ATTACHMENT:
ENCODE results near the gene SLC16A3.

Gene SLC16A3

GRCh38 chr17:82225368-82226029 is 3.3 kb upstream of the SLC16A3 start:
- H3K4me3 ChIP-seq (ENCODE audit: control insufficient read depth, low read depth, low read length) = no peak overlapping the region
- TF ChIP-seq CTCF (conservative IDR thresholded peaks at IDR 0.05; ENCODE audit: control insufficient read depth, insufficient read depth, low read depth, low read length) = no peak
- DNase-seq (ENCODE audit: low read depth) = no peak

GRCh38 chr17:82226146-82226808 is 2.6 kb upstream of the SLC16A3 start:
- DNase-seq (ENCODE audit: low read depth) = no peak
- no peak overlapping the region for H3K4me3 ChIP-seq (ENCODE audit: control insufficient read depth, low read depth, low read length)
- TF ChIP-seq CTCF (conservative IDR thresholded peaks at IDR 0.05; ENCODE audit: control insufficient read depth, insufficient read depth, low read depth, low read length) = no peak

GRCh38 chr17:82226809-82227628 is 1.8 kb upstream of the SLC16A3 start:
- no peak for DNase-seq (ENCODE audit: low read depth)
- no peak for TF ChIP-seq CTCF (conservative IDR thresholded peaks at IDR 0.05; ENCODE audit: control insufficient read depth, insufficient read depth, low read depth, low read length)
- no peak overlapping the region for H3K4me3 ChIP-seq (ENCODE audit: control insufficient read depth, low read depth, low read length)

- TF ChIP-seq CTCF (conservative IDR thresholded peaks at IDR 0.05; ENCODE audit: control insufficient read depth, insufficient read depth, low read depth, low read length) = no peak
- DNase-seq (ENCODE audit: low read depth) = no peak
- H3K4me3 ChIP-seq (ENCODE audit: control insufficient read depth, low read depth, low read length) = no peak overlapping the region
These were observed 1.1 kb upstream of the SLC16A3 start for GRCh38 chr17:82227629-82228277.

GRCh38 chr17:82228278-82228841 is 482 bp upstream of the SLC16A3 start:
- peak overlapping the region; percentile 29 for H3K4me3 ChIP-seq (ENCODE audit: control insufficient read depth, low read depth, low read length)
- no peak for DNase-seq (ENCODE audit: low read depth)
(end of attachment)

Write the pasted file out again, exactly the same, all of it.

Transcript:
ENCODE results near the gene SLC16A3.

Gene SLC16A3

GRCh38 chr17:82225368-82226029 is 3.3 kb upstream of the SLC16A3 start:
- H3K4me3 ChIP-seq (ENCODE audit: control insufficient read depth, low read depth, low read length) = no peak overlapping the region
- TF ChIP-seq CTCF (conservative IDR thresholded peaks at IDR 0.05; ENCODE audit: control insufficient read depth, insufficient read depth, low read depth, low read length) = no peak
- DNase-seq (ENCODE audit: low read depth) = no peak

GRCh38 chr17:82226146-82226808 is 2.6 kb upstream of the SLC16A3 start:
- DNase-seq (ENCODE audit: low read depth) = no peak
- no peak overlapping the region for H3K4me3 ChIP-seq (ENCODE audit: control insufficient read depth, low read depth, low read length)
- TF ChIP-seq CTCF (conservative IDR thresholded peaks at IDR 0.05; ENCODE audit: control insufficient read depth, insufficient read depth, low read depth, low read length) = no peak

GRCh38 chr17:82226809-82227628 is 1.8 kb upstream of the SLC16A3 start:
- no peak for DNase-seq (ENCODE audit: low read depth)
- no peak for TF ChIP-seq CTCF (conservative IDR thresholded peaks at IDR 0.05; ENCODE audit: control insufficient read depth, insufficient read depth, low read depth, low read length)
- no peak overlapping the region for H3K4me3 ChIP-seq (ENCODE audit: control insufficient read depth, low read depth, low read length)

- TF ChIP-seq CTCF (conservative IDR thresholded peaks at IDR 0.05; ENCODE audit: control insufficient read depth, insufficient read depth, low read depth, low read length) = no peak
- DNase-seq (ENCODE audit: low read depth) = no peak
- H3K4me3 ChIP-seq (ENCODE audit: control insufficient read depth, low read depth, low read length) = no peak overlapping the region
These were observed 1.1 kb upstream of the SLC16A3 start for GRCh38 chr17:82227629-82228277.

GRCh38 chr17:82228278-82228841 is 482 bp upstream of the SLC16A3 start:
- peak overlapping the region; percentile 29 for H3K4me3 ChIP-seq (ENCODE audit: control insufficient read depth, low read depth, low read length)
- no peak for DNase-seq (ENCODE audit: low read depth)